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Don't Want to Burn Bridges

Nurse Beth   (152 Views 2 Comments)
by Nurse Beth Nurse Beth, MSN (Advice Column) Writer Innovator Expert

Nurse Beth has 30 years experience as a MSN and works as a Nursing Professional Development Specialist.

14 Followers; 88 Articles; 226,123 Visitors; 1,753 Posts


Dear Nurse Beth,

A little background about me: I spent over ten years in the military service and then chose nursing as a second career. After nursing school, spent less than a year (approx 8 months) in critical care and then switched positions/new hospital/different floor (women’s health/oncology/Med Surg...basically everything). I have been in my new position in July for approx 8 months. 

An academic (university position) offer in July may be approaching for me. The position takes me off as a floor nurse for approx 3 years as it is more of an course assistant/clinical assistant. This position isn’t guaranteed yet. But, I really need to start weighing pros and cons now. 

My dilemma is: if the position is offered and I accept - I don’t want want burn bridges at the new hospital (I really love this hospital). However, I would be passing up tuition reimbursement for the three years while I am employed by the university since my ultimate goal is to become a NP. This university offers an FNP, DNP and is a well respected program. 

But, I don’t want to destroy a great resume. I already have a red flag having left my first position in under a year (which I can articulate because knowing I wanted either FNP or WHNP - I wanted a less critical floor and more women’s health focused). Regardless - red flag. I understand. 

I also don’t want to let the new hospital I work for down. I really love the people I work for and with. 

I have also explored waiting out until next May (2020) and starting a WHNP or FNP FT exhausting my post 9/11 benefits to maximize more experience on the floor. Or staying as a FT floor nurse and shift to PT when an opportunity rose (which may not come because we have a small pool of nurses) and starting a reputable online/hybrid FNP or WHNP.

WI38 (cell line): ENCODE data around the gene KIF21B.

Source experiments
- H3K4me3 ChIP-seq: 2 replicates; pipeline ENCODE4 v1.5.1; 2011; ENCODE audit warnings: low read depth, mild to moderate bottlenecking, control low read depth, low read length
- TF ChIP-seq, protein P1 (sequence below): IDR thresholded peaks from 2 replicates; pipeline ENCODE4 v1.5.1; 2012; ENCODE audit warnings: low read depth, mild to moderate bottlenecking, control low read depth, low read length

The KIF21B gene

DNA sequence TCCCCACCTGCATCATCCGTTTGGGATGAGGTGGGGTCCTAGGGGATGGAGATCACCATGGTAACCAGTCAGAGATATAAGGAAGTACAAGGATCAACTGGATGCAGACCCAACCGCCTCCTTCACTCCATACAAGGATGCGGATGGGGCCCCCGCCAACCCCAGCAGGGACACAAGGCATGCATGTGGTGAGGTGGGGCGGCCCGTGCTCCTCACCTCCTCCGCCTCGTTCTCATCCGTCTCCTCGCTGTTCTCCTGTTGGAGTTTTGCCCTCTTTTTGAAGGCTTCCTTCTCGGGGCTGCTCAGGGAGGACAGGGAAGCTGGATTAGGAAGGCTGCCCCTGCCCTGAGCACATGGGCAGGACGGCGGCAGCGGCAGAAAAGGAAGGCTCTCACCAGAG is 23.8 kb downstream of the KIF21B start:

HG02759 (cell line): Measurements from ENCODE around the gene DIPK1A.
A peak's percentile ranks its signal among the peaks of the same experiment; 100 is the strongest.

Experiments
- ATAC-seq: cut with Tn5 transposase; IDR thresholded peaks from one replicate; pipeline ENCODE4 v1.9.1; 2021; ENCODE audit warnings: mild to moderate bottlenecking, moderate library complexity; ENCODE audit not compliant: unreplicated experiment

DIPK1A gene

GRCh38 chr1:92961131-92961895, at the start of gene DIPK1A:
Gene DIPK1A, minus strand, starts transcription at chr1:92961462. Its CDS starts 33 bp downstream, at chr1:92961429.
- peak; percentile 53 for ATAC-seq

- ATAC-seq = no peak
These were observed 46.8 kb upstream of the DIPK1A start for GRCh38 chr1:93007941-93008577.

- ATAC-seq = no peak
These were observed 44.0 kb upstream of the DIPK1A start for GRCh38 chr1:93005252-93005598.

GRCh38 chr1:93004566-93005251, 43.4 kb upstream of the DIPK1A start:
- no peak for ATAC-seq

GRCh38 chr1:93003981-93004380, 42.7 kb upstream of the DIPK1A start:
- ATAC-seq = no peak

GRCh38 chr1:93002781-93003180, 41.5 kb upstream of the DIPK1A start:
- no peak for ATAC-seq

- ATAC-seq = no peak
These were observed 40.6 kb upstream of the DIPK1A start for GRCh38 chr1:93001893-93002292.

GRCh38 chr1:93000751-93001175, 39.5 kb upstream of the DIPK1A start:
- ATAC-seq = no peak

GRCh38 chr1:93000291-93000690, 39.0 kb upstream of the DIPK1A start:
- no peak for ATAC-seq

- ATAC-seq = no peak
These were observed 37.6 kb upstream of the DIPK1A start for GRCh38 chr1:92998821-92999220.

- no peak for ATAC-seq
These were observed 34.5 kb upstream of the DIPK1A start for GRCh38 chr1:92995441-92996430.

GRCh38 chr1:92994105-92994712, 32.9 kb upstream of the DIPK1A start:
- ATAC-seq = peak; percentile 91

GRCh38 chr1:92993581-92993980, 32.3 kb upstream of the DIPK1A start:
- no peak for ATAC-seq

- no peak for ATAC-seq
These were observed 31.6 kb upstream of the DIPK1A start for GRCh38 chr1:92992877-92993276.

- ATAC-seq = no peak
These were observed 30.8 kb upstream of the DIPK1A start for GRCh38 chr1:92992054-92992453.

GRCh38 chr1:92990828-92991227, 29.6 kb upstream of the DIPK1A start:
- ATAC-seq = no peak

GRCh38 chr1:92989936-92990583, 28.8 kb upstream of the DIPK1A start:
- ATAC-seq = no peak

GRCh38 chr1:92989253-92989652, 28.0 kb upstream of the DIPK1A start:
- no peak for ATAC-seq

Clearly, any and all advice is needed, welcomed and MORE than appreciated!!! 

Dear Dilemma,

If I understand this correctly, and not sure that I do, the benefit of the university non-clinical position is tuition reimbursement. But you also have military benefits that provide tuition reimbursement to help with an FNP education.

Your question is, does it hurt your resume to leave the hospital for a university position? If you intend to stay at the university for 3 years and pursue your FNP, probably not so much. By the time you apply for an FNP position, your work history will be stable with 3 years tenure at the university.  

However, it won't be appreciated by your current employer if you leave after 8 months on the job, especially because you also left after 8 months on the previous unit. 

As far as gaining clinical experience, you are far better off in the hospital setting than the university setting. While FNP is a different role than RN, the clinical exposure will help you in the long run. 

Your long term goal is to be an FNP, so you would get there either way. If you go with the university, make sure your schedule will allow for school and clinicals. 

Best of luck in your decision.

Best wishes, 

Nurse Beth

Author, "Your Last Nursing Class: How to Land Your First Nursing Job"...and your next!

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Thank you!!! After I wrote my lengthy question and hit send - I realized I could have organized my thoughts better for you. I agree and I think the best decision is staying with my RN position (which I do love) and re-visit if I decide a PT floor/PT FNP program start in the fall is best OR FT FNP summer 2020 is best for me. 



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